Lives on the edge

The Wilbury Group's 'Detroit'
By BILL RODRIGUEZ  |  September 26, 2013

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DIRE STRAITS Tessier and Weishahn. [Photo by Brian Gagnon]

Have you and your partner ever wanted to trade places with another couple that you liked and admired? Exchange jobs, stations in life, maybe even personal problems?

In Detroit, by Lisa D’Amour, which the Wilbury Group is staging through October 5, two pairs of next-door neighbors never get to that point explicitly, but their dissatisfactions are always bubbling under the surface of their lives, threatening to emerge into confusion. The title can be thought of as metaphorical, since the big city near the suburb they live in is unnamed.

Actually, a disruption probably could have made a better play. Feel free to dismiss my opinion, since there has been overwhelmingly positive critical reception: Detroit was a finalist for the 2012 Pulitzer Prize and won the Obie for Best New American Play the next year.

Yet, without dismissing its many enjoyable moments, I couldn’t help but wish for two slightly different couples, each a less prosaic, more self-aware example of the social, economic, and psychological contrasts they represent as archetypes in today’s America. Let me explain.

Mary (Melissa Pennick) is a paralegal and her husband Ben (David Rabinow) is a laid-off bank loan officer. Freshly moved in next door are Kenny (David Tessier) and Sharon (Clara Weishahn), who require lengthier descriptions than that he works in a warehouse and she works the phone in a customer service center. Formerly dedicated substance abusers, they met in a rehab facility, and while they obviously dote on each other, their financial situation is dire. After several weeks of living in their new home, they don’t have a stick of furniture, save for the coffee table that Mary impulsively insisted on providing.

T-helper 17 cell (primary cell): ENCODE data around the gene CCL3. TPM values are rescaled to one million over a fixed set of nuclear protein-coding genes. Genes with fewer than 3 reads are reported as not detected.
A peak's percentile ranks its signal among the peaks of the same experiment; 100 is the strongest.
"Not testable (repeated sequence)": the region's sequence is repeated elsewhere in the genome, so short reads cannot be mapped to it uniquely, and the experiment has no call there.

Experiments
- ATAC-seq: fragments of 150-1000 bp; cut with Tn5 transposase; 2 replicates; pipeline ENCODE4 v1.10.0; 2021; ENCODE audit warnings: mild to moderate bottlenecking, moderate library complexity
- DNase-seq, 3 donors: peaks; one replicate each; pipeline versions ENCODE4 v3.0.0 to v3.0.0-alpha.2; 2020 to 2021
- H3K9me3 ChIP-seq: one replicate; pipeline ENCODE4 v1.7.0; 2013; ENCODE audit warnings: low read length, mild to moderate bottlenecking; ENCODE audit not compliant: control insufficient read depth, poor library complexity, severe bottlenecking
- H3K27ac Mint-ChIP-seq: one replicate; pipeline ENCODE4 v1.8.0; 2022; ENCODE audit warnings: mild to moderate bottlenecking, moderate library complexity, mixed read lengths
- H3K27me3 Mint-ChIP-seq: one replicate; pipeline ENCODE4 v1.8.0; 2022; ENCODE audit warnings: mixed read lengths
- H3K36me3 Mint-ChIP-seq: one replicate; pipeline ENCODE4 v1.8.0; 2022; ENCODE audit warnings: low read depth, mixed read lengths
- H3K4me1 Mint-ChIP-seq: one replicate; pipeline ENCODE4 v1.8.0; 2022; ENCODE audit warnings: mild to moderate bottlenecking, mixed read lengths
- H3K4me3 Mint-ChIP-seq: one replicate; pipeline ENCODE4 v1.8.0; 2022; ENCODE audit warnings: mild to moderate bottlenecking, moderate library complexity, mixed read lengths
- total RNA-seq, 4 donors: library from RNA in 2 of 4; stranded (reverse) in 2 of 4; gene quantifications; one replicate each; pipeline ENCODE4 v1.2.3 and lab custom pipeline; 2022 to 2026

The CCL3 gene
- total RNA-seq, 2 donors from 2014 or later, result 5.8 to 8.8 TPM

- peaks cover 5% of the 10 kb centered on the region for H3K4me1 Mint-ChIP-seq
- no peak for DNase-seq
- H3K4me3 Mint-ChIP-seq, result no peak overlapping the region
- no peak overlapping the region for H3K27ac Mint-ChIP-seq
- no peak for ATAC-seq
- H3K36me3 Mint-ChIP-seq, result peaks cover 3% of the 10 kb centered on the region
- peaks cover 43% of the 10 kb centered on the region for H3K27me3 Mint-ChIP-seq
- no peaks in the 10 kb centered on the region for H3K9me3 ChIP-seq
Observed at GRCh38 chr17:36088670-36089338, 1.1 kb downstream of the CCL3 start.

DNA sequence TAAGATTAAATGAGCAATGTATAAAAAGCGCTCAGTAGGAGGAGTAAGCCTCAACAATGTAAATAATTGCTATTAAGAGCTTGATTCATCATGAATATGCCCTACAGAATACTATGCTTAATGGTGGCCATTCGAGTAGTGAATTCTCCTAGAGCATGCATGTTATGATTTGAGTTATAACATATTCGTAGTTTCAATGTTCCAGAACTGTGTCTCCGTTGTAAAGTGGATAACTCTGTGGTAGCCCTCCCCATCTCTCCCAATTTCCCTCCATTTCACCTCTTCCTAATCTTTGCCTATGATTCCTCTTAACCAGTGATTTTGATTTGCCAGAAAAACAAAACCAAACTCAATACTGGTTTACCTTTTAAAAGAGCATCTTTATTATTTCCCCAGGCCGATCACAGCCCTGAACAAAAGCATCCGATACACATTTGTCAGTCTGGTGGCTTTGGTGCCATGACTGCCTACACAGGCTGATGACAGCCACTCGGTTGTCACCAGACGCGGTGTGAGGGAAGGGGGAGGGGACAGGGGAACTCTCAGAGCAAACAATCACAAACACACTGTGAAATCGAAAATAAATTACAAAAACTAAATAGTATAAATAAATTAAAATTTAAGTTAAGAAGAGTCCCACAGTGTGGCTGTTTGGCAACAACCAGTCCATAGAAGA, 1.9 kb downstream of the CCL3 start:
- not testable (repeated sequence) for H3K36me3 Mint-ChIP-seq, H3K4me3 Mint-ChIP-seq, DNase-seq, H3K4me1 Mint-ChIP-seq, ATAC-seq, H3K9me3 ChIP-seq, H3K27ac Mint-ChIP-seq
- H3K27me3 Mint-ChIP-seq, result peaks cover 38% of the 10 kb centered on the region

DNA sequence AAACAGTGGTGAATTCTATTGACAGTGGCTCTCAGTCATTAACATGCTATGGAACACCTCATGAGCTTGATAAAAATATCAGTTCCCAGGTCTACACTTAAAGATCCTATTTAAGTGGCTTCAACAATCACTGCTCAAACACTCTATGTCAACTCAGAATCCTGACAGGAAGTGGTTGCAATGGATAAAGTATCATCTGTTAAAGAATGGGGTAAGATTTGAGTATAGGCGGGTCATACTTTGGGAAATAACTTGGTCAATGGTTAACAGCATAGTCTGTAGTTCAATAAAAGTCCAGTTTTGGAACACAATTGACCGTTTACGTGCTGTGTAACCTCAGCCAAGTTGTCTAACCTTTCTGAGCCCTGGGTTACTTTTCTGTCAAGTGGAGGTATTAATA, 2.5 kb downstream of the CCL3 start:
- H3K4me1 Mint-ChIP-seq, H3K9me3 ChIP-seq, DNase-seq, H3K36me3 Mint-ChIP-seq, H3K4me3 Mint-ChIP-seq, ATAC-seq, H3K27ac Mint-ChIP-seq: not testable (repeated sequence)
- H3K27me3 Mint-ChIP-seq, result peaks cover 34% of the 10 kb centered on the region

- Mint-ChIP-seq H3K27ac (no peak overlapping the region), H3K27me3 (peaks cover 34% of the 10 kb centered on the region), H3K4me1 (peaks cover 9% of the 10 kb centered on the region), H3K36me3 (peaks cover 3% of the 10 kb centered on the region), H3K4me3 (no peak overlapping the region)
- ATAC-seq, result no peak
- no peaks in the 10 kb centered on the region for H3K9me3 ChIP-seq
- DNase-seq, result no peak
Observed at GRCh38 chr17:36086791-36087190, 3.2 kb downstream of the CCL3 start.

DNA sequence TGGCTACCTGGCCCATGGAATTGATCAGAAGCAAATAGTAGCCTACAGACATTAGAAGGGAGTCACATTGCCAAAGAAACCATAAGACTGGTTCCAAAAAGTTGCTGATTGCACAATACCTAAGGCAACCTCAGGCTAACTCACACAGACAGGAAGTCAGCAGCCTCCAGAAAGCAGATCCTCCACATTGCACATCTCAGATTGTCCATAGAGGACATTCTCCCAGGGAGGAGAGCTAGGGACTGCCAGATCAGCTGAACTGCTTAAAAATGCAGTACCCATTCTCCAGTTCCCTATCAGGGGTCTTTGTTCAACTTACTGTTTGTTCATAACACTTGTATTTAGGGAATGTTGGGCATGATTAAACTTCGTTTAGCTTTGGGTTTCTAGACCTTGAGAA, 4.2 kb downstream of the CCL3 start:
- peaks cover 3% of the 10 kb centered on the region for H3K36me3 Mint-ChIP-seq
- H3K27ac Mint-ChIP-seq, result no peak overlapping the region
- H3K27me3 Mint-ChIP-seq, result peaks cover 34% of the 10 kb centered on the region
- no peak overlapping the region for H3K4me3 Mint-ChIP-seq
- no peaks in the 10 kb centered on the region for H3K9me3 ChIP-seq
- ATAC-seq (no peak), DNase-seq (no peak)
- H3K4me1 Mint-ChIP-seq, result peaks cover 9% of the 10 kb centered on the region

Smartly directed by Josh Short, the excellent performances by the four main actors are what make this production compelling, despite any storytelling flabbiness.

The characters, while sometimes coming across a social stereotypes, eventually are precisely individualized. Sharon makes Mary’s nervousness look like beatific calm, performed by Weishahn with a hyperactivity that comes across as charming vitality. She is so impressed at being served steak at their first dinner next door that she starts crying, comparing their welcome to relationships with former junkie friends “with blood caked in their hair,” Sharon notes. (She says the first thing she did coming out of rehab was buy a flower print dress. Great characterization; a house in the suburbs is the natural follow-up.)

Ironically, considering the drug-infused past of Sharon and Kenny, it is the other couple who are more troubled. Mary and Ben’s occasional marital conflicts seem slight but they accumulate. For example, he is working on building a website that will broadcast his availability as a credit consultant, but when Mary asks how that by itself will bring in business, he has no immediate answer. She sometimes despairs, at one point saying, “I want to live in a hut in the woods, with one pot.”

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